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DES GB2013 E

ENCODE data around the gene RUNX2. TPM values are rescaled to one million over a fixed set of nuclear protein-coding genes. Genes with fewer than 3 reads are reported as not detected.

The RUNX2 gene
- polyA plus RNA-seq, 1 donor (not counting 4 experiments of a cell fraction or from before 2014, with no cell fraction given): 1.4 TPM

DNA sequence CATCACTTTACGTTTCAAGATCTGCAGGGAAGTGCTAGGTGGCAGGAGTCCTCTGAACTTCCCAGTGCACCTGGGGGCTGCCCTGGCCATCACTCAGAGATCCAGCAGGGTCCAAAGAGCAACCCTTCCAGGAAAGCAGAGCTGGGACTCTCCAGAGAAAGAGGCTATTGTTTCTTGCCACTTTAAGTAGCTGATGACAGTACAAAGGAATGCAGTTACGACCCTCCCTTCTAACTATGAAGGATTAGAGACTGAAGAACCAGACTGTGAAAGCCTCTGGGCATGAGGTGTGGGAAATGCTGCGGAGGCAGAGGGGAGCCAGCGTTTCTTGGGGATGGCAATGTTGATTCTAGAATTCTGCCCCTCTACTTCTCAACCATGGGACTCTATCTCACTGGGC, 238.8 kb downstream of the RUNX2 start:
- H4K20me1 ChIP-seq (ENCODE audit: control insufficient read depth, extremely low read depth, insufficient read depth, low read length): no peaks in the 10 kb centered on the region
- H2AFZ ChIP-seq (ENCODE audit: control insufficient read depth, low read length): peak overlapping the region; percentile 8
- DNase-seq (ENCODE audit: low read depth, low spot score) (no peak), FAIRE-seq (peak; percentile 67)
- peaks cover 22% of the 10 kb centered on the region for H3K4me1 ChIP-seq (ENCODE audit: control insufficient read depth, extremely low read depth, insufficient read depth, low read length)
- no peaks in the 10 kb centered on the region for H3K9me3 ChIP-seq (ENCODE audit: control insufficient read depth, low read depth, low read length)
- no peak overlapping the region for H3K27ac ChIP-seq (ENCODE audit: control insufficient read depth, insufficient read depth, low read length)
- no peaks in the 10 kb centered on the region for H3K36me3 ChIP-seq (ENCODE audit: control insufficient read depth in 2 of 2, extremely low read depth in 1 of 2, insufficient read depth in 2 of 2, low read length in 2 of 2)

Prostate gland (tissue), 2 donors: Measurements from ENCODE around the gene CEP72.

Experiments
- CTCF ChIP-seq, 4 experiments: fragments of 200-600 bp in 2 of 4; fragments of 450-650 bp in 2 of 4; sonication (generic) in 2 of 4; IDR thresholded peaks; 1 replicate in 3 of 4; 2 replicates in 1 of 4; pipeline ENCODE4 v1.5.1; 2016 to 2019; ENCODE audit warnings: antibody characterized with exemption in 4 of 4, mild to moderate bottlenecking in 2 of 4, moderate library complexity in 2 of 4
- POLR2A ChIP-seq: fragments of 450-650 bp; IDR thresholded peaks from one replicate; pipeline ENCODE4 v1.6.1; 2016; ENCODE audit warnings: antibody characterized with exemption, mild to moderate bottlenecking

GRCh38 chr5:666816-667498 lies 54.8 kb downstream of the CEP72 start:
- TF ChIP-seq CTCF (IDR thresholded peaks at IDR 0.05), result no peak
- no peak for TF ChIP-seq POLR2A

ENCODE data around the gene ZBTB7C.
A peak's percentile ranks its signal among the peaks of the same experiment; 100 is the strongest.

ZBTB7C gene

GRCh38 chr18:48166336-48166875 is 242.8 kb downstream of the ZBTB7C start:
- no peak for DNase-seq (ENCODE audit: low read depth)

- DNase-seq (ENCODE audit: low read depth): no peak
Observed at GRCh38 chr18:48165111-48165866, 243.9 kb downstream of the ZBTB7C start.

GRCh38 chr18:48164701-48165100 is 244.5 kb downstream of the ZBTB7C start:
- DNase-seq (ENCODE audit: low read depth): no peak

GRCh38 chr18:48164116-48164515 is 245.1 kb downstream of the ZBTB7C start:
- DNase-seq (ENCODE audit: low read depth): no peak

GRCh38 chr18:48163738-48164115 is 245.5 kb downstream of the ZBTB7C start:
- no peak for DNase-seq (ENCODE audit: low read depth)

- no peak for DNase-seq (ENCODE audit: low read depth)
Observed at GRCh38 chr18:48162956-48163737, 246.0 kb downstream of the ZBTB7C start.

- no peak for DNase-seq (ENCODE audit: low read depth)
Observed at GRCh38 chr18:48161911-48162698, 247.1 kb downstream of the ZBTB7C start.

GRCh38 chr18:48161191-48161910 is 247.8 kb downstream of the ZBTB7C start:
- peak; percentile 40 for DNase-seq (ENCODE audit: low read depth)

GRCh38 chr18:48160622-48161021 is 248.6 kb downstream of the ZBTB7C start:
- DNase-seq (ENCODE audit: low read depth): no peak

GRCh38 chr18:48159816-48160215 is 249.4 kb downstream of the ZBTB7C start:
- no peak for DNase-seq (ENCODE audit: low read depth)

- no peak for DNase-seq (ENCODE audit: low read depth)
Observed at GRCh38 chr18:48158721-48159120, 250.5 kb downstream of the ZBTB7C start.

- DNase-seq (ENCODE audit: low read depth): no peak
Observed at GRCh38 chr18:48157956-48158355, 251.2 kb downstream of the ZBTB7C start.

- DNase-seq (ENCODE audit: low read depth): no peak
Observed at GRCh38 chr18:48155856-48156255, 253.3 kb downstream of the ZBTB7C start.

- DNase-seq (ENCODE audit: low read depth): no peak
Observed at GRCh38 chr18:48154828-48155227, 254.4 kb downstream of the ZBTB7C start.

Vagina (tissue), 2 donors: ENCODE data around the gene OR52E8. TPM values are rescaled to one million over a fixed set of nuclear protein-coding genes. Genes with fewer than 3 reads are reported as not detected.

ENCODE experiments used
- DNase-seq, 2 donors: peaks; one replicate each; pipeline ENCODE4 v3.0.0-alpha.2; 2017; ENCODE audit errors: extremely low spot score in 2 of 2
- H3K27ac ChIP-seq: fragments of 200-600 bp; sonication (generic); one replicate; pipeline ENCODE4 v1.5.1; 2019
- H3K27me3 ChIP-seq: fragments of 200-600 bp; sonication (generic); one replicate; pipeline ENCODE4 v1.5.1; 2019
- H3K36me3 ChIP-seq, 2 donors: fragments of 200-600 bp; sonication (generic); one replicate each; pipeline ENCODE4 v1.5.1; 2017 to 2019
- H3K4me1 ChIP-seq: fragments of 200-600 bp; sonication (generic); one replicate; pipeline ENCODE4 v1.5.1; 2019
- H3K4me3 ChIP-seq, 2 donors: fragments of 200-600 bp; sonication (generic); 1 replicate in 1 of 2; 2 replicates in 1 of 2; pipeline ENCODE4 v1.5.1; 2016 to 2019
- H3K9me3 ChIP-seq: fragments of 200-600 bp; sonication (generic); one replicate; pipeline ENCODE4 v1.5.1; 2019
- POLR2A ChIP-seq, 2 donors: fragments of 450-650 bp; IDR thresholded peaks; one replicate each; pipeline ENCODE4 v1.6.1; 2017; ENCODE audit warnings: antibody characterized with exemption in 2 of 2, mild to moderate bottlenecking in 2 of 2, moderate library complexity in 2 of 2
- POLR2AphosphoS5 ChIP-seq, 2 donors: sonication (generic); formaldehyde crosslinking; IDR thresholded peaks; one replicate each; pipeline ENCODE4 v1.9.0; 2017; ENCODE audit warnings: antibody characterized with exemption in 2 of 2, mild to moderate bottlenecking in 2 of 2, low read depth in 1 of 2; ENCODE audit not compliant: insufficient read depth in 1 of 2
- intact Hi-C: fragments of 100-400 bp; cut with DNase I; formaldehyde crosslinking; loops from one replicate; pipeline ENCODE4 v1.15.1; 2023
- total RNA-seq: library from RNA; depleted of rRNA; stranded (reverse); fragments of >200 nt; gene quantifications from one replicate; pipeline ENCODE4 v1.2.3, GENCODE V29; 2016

line manager will issue a “final warning”. Littler’s summary: He feels like a robot, not a person. Mi- chael Marmot, an expert on stress at work consulted by the BBC, stat- ed that this way of working in- creases the risk of mental and physical illness. The U.S. group issued an official statement in which it vehemently denied allegations of exploitation and labour law violations. Yet, even if the documentary was exag- gerated and circumstances were exceptional due to the Christmas season, one thing is clear: the many thousands of online orders are creating packing machines working against the clock. Grant- ed, €400 jobs at a bakery or as a discount store cashier before the holidays are neither stress-free nor well-paid. But the pressure they experience is still far re- moved from that of a packer. N The more quickly and cheaply consumers want their merchandise, the more stressful and time-oriented the working conditions be- come for people working in logistics. Growth or downward spiral? E-commerce is growing, that much is certain. Yet, the extent of this growth is unknown. The German Retail Federation (HDE), for instance, puts sales at €33.1 billion and expects a 17% increase in the year ahead to €38.7 billion. Ac- cording to a representative of the German E- Commerce and Distance Selling Trade Asso- ciation (BVH), e-commerce already hit this mark last year when it generated €39.1 billion in sales. Anticipating a whopping 25% growth in 2014, to €48.8 billion, he looks ahead to the current year with confidence. “Official statis- tics don’t capture the phenomenon correctly, the studies are rather vague in places,” admits Dr Kai Hudetz, Managing Director of the E- Commerce Center (ECC) at the Center for Re- search in Retailing (IFH) in Cologne. His cent- er has been studying the rise of e-commerce for 15 years. Deviations could stem from dif- ferences between gross and net amounts, ad- justments for returns, different definitions of distance selling and even the quality of the data provided: “A lot of market data is based on sta- tistical projections because only very few online merchants are re- quired to disclose their figures. The majority of this information is provided on a voluntary basis and only a few multi-channel retailers break their earnings down by sales channel,” he explains. Certainly, online sales account for over 8% of total retail sales, over 15% not in- cluding groceries, and this share is growing steadily across all seg- ments. N Market figures indicate trends, yet are no substitute for a differenti- ated focus on products, segments and business models. The uptrade that is a downtrade in actuality But who is winning the market share game? “The clear winners in terms of sales are the market-leading pure players, clever niche concepts and manufacturers’ brands. E-commerce works extremely well for vertical retailers like H&M or Zara, but sellers of third-party brands with inter- changeable products are struggling against price-sensitive online com- petitors,” says Hamburg-based e-commerce consultant Alexander Graf as he explores the reasons behind the success of various business models. According to the ECC in Cologne, pure players have the biggest slice of the online pie with 35.4% of the market – followed closely by the online sales channels of bricks and mortar retailers (29.3%). Cause for concern, however, is the growing concentration of power with three major pure players. The six-letter market leader alone generated sales of €7.8 bil- lion last year, which represents nearly a quarter of all e-commerce rev- enue in Germany. Business might be booming, yet profits are a rarity. The race for power and market share takes its toll. So far, no market analyst has disproved the notion that the price and service strategies of the megaplayers are not subsi- dised business models. Not to mention the tax loopholes, paltry wages, unfair working conditions and unfair terms and conditions for merchants that cause an up- roar time and time again. In order to persuade more and more buyers to get on board, the online giants invest enormous amounts of money in perfecting their customer journey, delivery services and returns manage- ment. eBay and Amazon alone spent a total of $4.75 billion on R&D in 2012. Being first movers, they might bear high development risks, however they also push the restoftheindustrytoadoptanever- ending stream of new standards. 500g Greenhouse gas emissions caused by the delivery of one package 400t Total CO2 emissions released by 800,000 returns every day 255 Number of car trips from FrankfurttoBeijing which would generate an equivalent amount of CO2 emissions FACTS & FIGURES DEUTSCHEEUROSHOPANNUALREPORT2013/SHOPPING 025

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